, , , , ,

by Maryam Namazie
(The Guardian – 13 October 2015)

Criticism of Islamism is much needed. It’s time for the left to support the many who, like me, refuse and resist

Warwick University Student Union’s reversal of its initial decision to bar me from speaking about Islam and Islamism on campus, at the invitation of Warwick Atheists, Secularists and Humanists Society, has been widely celebrated as a small win for free speech. But it has also ruffled the feathers of Islamists and their apologists.

Historically, criticism of religion has been a crucial aspect of free expression and intrinsically linked with anti-clericalism and the dismantling of that which is deemed taboo and sacred by the gatekeepers of power. Such criticism has been key for social progress. It is also a matter of life and death for many living under Islamist rule, such as in those areas where Isis has seized power, Saudi Arabia, or in Iran where criticism of religion and the state are analogous. There, anything from demanding women’s equality or trade union rights to condemning sexual jihad and the “Islamic cultural revolution” (which banned books and “purified” higher education) can be met with arrest, imprisonment and even the death penalty.

Where Islamists are not in power but have influence – I include Britain here – critics face accusations of racism and Islamophobia to deflect legitimate outrage against Islamism, which I regard as a killing machine and a network with global reach. Atheist bloggers have been hacked to death by Islamists in Bangladesh while UK-based Bangladeshi bloggers have been placed on death lists.

The labelling of much-needed criticism of Islamism as antisocial, even dangerous by left apologists sees dissent through the eyes of Islamists and not the many who refuse and resist. How else are we to show real solidarity with those who struggle against the theocracies we have fled from – if not through criticism? The fight against Islamism and the need for international solidarity apparently does not enter into their calculation.

Even their paternalistic “concern” for British Muslims is incoherent. After all, aren’t many critics of Islamism Muslims too? In fact, Muslims or those labelled as such are often the first victims of Islamism and are at the forefront of resistance. Also, not everyone in what’s referred to as the Muslim “community” is a Muslim, and even if they are, religion is not the only characteristic that defines them. Moreover, the rise of Islamism has brought with it a corresponding rise in the demand for atheism, secularism and women’s liberation.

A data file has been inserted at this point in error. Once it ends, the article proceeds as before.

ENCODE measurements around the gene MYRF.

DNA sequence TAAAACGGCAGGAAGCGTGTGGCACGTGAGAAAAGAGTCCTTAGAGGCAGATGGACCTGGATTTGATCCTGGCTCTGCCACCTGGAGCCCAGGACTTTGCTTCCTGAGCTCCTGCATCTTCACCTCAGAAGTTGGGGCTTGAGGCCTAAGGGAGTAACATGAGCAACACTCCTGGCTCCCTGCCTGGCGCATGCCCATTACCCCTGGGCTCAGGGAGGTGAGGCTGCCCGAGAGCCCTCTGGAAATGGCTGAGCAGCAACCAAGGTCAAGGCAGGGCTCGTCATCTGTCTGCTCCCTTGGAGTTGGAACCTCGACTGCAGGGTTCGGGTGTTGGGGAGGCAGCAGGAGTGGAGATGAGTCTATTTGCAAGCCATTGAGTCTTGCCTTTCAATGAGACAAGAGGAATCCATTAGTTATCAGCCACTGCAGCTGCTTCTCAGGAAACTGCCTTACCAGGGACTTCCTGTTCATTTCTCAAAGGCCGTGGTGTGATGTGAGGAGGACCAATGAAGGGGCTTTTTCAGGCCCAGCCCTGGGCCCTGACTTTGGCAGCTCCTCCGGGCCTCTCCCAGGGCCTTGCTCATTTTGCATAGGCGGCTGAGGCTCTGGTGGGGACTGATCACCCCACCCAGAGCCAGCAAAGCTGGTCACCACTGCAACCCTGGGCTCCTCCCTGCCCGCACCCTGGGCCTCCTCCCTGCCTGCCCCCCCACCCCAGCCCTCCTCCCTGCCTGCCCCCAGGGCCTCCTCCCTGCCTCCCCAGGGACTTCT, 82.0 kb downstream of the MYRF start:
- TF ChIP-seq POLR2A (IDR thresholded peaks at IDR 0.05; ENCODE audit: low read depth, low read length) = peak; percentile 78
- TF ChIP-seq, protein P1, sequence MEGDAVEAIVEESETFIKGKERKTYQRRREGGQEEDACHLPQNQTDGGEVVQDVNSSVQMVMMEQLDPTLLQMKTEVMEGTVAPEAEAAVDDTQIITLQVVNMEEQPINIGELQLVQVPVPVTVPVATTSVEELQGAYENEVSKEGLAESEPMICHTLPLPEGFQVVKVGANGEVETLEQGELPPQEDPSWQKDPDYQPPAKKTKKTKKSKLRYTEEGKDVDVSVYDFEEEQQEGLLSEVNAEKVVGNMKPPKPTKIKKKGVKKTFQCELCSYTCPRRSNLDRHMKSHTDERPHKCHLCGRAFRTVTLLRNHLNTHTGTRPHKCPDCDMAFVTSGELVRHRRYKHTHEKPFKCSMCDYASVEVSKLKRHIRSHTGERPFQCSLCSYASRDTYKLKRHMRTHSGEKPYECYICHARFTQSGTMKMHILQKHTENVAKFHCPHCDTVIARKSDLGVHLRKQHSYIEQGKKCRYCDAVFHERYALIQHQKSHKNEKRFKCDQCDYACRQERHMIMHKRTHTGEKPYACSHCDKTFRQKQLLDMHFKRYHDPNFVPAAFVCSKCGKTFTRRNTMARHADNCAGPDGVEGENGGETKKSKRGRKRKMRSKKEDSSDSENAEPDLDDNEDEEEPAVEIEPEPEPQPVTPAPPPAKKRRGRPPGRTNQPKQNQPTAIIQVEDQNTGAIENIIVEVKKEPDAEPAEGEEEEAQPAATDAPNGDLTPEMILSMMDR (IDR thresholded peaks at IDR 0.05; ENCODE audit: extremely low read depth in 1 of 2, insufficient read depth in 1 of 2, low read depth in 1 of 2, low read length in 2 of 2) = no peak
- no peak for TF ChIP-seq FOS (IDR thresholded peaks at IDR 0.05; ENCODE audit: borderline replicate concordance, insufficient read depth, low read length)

At its core, this is a global fight between theocrats and the religious right on the one hand, and secularists and those fighting for social justice on the other. It’s a fight taking place within and across communities and borders. Notwithstanding, the “concern” of this “left” only encompasses the “authentic Muslim”, which to them is the Islamist. It has become their go-to catchphrase to deflect all criticism by dishonestly conflating condemnation of Islamists with the demonisation of ordinary Muslims, so as to justify siding with the religious right at the expense of dissenters. In fact, conflating ordinary Muslims with Islamists does nothing to challenge anti-Muslim bigotry but in fact reinforces it.

In their “anti-colonialist” worldview, which unsurprisingly coincides with that of the ruling classes in the “Islamic world” or “Muslim community”, dissenters are either “native informants” or contributing to the “demonisation of Muslims”.

For those who have bought into the Islamist narrative, there are no social and political movements, class politics, dissenters, women’s rights campaigners, socialists – just homogenised “Muslims” (read Islamists) who face “intimidation” and “discrimination” if an ex-Muslim woman speaks on a university campus.

This politics of betrayal ends up denying universalism, seeing rights, equality and secularism as “western”, justifying the suppression of women, apostates and blasphemers under the guise of respect for other “cultures” – imputing on innumerable people the most reactionary elements of culture and religion, which is that of the religious right. According to this view, the oppressor is victim, the oppressed “incite hatred”, and any criticism is bigotry.

Ironically, these postmodernist “leftists” have one set of progressive politics for themselves (they rightly want gay marriage, women’s equality and the right to criticise the pope and Christian right) and another for us. We are merely allowed to make demands within the confines of Islam and identity politics and only after taking note of the “power imbalance”. (By the way, an ex-Muslim migrant woman like me is a minority within a minority but that “power imbalance” does not concern them.)

Islamism must be challenged by an enlightenment, not a reformation. (Some would argue that Isis is Islam’s reformation.) For this, the right to criticise religions and the religious right (including the Christian right, Buddhist right, Hindu right and Jewish right) is crucial, as is international solidarity and an unequivocal defence of migrant rights, secularism, equality and citizenship.

Those in the business of defending Islamism make a mockery of traditional left values and are incapable of fighting for social justice on multiple fronts – these include fighting against the religious right, racism and xenophobia, fascism of all stripes, the UK government’s restrictions on civil liberties, as well as for free expression.

Now is the time to reclaim the left and the values it represents for us all – irrespective of “community”, beliefs and borders. In the age of Isis, this is an historical task and necessity.